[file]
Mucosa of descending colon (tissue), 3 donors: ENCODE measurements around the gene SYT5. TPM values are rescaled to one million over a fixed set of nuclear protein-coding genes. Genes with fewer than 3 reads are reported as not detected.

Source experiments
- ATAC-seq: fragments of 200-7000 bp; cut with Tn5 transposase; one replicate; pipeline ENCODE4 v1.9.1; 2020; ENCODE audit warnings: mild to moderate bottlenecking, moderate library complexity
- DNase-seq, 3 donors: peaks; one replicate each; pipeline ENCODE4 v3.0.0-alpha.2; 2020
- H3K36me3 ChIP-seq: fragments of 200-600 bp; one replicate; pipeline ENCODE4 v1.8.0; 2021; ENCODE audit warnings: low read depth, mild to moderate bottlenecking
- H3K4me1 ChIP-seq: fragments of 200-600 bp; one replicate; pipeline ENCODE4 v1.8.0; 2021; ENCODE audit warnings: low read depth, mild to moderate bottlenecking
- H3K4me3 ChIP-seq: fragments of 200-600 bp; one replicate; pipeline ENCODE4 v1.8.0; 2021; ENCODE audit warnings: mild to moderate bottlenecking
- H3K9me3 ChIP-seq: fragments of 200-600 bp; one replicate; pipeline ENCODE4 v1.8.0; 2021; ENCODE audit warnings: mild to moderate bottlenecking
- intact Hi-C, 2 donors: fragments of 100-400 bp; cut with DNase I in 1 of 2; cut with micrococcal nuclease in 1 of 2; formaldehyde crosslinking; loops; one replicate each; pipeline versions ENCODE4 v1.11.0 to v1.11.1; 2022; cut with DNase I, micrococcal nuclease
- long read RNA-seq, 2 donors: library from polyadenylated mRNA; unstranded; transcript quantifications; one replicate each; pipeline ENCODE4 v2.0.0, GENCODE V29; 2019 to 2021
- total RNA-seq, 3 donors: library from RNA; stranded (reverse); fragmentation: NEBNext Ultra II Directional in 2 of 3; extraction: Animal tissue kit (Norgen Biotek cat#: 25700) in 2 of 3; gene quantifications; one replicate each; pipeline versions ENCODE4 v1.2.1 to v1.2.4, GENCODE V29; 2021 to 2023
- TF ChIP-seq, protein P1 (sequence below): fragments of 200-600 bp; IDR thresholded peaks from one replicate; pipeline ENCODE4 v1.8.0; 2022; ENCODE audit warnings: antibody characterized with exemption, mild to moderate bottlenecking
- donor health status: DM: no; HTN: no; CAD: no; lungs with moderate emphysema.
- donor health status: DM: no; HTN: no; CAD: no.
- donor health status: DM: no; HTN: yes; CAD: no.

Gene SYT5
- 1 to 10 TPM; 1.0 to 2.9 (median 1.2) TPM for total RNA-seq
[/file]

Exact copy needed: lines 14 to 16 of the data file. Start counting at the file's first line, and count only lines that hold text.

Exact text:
- donor health status: DM: no; HTN: no; CAD: no.
- donor health status: DM: no; HTN: yes; CAD: no.

Gene SYT5